Congress must hold Big Tech gatekeepers accountable | Commentary – Orlando Sentinel

By Rachel Bovard and Jon Schweppe

Guest Columnist

Feb 26, 2022 5:30 AM

It’s been more than a year since Big Tech acted in tandem to ban the President of the United States from the digital public square. Now, at long last, Donald Trump has made good on his promise to create a competitor to these social-media companies.

His platform, Truth Social, represents the hopes of millions of conservatives who believe they have found their political opinions throttled and censored with increasing frequency. Truth Social promises to be a place where they can speak their mind freely, so conservatives are understandably excited about its launch.

But let’s not pop open that bottle of champagne quite yet. We’ve seen this movie before. While our Big Tech-funded friends on the Right are constantly urging us to “build our own Twitter,” we should remember what happens every time we try.

Rachel Bovard is the policy director at Conservative Partnership Institute. Jon Schweppe is the director of policy and government affairs at American Principles Project.

Rachel Bovard is the policy director at Conservative Partnership Institute. Jon Schweppe is the director of policy and government affairs at American Principles Project.

In the immediate days following Trump’s bans, hundreds of thousands of new users flocked to another free-speech-friendly competitor, Parler. The upstart platform quickly rose to the top of Apple’s App Store charts and was just beginning to achieve sustainable growth when the major tech platforms acted in concert to shut it down and destroy it. Amazon Web Services pulled the plug on Parler’s cloud hosting, while Apple and Google simultaneously removed Parler from their app stores. And like that, Parler’s moment passed.

This is not the kind of free market capitalism that conservatives support. Predatory monopolies are the engines of socialist economies, not capitalist ones. Unchecked monopoly power distorts the free market by silencing opponents, crushing competitors, and killing innovation. Conservatives have always understood where this type of overwhelming, concentrated power leads, whether in government or in any other institution. And, as President Biden’s increasingly aggressive demands for more Big Tech censorship have shown, the line between public and private is becoming vanishingly thin.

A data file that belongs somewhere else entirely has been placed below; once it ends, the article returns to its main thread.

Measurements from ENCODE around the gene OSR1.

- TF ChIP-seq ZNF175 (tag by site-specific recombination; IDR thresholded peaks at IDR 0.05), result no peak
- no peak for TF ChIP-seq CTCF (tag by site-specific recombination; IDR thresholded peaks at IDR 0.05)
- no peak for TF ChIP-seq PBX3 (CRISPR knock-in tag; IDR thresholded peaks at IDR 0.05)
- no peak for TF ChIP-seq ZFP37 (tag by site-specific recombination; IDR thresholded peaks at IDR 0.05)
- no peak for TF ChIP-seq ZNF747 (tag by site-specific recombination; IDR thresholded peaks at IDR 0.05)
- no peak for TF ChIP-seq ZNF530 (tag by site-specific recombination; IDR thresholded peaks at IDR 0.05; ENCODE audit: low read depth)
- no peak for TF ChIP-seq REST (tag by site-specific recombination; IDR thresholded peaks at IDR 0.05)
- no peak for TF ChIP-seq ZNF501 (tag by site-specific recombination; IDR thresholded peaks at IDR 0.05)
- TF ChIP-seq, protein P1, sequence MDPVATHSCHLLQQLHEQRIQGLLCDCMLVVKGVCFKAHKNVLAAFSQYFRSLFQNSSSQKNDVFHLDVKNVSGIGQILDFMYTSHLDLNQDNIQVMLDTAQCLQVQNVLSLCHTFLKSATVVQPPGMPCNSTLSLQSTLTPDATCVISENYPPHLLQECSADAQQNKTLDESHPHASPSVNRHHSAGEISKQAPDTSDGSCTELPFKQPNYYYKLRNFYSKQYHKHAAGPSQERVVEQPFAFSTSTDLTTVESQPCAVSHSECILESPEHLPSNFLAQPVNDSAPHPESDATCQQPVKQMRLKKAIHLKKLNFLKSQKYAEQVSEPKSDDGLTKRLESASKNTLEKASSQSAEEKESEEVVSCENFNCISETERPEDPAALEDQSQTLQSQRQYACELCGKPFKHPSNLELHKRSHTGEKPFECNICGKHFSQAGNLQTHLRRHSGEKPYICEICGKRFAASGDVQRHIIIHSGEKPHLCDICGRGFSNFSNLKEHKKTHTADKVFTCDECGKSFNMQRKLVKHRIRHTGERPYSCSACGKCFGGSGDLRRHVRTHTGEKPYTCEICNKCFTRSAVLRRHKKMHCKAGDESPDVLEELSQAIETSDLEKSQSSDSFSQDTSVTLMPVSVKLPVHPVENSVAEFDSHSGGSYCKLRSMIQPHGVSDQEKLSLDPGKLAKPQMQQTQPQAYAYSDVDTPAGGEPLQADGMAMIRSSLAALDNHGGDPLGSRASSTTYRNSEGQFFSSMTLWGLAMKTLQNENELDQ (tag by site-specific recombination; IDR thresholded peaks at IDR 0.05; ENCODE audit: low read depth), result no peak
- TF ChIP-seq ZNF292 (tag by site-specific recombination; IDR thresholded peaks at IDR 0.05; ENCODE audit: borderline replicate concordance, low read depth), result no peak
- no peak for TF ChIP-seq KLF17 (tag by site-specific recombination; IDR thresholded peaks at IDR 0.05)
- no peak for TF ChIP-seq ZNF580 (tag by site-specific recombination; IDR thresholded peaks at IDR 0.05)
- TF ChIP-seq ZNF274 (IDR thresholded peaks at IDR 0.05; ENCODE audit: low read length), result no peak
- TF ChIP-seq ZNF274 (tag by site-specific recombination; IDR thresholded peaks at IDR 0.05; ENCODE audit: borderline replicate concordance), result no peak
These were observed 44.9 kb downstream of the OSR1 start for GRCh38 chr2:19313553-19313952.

In the case of dominant speech platforms, this problem is particularly urgent. These monopolies don’t just distort the market, they distort the free exchange of ideas. Tech monopolies have the ability, completely unchecked, to wield total control over the flow of information. Has any propaganda machine had more totalizing power over the spread of facts and narratives than Google has? These companies find it within their power to ban businesses, news stories, books, scientific papers, legal defense funds, campaign ads, House candidates, congressional testimony, sitting senators and the President of the United States. “Content moderators” in Silicon Valley should not have such power, but as it stands currently, they absolutely do.

So what can Republicans do? If we are to have any hope of fighting this threat to our basic freedoms and liberties, Republicans will need to get comfortable with passing laws, or at least updating the ones that already exist. But without a filibuster-proof majority in Congress, or a change of heart from the Democrats, only one solution seems politically viable in the near term: Republicans should revive their more-than-a-century-long tradition of antitrust enforcement.

There are some signs that this revival is already well underway. Two bills recently, the Open Apps Market Act, and the Innovation and Choice Online Act, both of which take aim at the anti-competitive practices of tech monopolies, recently passed out of committee with overwhelming bipartisan support. More proposals from both Republicans and Democrats are likely forthcoming.

Antitrust is law enforcement for the marketplace. It isn’t criminal to be a big business in this country, but it’s criminal to wield market power in ways that harm competition — the very remedy that conservatives support. Where Big Tech is engaging in market abuses, those abuses should not stand. And where the law needs to be clarified and updated for the digital economy, those reforms should be given serious consideration.

Republican voters overwhelmingly support federal action to curb the influence of Big Tech companies. They recognize that the right to a voice in the public square and access to the increasingly digitally controlled marketplace is essential to a functioning democracy. They understand and support our country’s longstanding tradition of antitrust enforcement. Republicans must seize on this opportunity. The free market awaits its defenders.

Rachel Bovard is the policy director at Conservative Partnership Institute. Jon Schweppe is the director of policy and government affairs at American Principles Project.